Camry project shaves off another 10 months

Toyota's redesigned Camry will appear this month just 26 months after its project launch, a schedule 10 months shorter than the previous generation.

2001 Management Briefing Seminars index
Already a world benchmark for rapid vehicle development programs, Toyota shortened the schedule for its U.S.-built bread-and-butter vehicle through a series of changes, including more advanced information technology and the early involvement of factory workers, said Gary Convis, president of Toyota Motor Manufacturing Kentucky, the subsidiary that produces the Camry.

"Our people really helped us avoid a lot of the problems we encountered in the past," Convis said after a presentation Wednesday at the Management Briefing Seminars. "Often, things look good on paper. But when you consider them from the perspective of actual production, you discover a problem that didn't occur to you."

The previous-generation Camry took 36 months to design and execute in 1997. The current-generation Avalon, launched in 2000, took 33 months.

Team members and engineers at the Camry plant in Georgetown, Ky., studied drawings of the upcoming vehicle and the plant layout and asked for 1,200 changes in the new Camry's design. Changes were as small as the routing of wires through the dashboard and the pressure required to insert fasteners into panels.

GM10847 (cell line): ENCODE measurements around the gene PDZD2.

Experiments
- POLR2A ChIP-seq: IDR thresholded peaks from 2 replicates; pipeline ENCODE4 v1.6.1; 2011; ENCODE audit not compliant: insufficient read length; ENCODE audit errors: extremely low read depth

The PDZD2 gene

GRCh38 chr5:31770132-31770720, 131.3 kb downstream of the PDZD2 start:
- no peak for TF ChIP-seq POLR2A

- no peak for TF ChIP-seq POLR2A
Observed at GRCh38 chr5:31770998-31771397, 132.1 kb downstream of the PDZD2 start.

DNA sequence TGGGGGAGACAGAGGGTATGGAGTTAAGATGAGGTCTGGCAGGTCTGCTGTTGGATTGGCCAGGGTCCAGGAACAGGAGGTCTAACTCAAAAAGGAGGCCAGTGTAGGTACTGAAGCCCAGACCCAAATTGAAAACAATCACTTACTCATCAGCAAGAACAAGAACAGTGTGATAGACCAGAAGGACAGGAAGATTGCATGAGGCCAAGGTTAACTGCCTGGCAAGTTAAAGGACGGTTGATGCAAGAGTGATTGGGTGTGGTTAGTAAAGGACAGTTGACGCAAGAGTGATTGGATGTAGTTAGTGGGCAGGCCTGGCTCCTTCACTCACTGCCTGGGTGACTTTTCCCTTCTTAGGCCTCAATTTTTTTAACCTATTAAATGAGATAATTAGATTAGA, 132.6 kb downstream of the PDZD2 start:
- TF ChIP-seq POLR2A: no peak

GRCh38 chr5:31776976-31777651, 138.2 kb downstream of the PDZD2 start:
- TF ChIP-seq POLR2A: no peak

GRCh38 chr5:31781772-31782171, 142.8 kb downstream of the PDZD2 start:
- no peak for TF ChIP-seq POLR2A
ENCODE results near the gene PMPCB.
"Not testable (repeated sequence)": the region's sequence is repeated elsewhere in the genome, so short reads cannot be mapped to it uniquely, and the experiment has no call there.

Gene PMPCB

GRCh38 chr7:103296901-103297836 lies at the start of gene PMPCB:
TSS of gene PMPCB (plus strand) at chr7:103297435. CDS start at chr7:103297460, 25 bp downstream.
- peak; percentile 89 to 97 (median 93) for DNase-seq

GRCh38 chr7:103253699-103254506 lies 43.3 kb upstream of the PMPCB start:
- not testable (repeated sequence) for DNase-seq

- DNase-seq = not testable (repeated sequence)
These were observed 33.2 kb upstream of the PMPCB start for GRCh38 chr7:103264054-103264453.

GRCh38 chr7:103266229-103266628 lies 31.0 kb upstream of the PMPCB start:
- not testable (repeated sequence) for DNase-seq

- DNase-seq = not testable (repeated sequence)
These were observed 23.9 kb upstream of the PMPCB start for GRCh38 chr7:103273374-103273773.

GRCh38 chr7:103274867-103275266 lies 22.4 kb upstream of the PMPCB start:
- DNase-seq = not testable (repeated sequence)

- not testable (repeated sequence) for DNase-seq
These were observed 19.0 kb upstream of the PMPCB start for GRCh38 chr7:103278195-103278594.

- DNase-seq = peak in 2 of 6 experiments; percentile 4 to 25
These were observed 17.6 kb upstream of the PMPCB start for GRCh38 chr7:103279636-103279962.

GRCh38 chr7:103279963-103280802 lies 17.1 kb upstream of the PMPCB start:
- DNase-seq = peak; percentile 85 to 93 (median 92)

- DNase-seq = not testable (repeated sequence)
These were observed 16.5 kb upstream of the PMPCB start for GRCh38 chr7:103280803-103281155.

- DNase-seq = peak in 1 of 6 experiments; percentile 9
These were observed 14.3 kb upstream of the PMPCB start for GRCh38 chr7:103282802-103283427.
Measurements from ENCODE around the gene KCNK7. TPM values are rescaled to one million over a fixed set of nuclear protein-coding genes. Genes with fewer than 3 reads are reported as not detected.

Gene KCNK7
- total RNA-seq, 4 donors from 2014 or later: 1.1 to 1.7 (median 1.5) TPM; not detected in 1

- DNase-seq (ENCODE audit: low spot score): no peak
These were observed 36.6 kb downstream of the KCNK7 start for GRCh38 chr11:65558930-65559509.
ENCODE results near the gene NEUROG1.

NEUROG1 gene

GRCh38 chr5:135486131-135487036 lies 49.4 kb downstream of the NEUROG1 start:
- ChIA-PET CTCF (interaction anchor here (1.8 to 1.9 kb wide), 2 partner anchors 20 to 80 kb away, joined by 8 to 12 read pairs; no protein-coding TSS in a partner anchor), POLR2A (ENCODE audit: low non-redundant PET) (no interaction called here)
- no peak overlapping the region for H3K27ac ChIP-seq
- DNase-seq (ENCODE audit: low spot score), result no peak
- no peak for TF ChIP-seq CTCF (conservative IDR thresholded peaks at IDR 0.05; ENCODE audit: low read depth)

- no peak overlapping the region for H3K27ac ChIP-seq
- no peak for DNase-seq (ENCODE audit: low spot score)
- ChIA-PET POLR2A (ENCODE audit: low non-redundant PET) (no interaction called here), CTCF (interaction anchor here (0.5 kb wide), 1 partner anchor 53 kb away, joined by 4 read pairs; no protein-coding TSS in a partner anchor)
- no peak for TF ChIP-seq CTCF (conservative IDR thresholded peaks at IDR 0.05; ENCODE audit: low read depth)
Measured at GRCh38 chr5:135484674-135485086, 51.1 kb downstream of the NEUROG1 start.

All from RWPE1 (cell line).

Advances in Toyota's engineering communications also helped speed up the project, Convis said. Project participants in Georgetown helped resolve questions using digital cameras to show real-time images of plant tooling and conditions to designers and suppliers at Toyota's U.S. and Japanese technical centers.

"We were almost able to get things engineering-approved just from camera images," Convis said. "Toyota is trying to get better at IT."

You can reach Lindsay Chappell at

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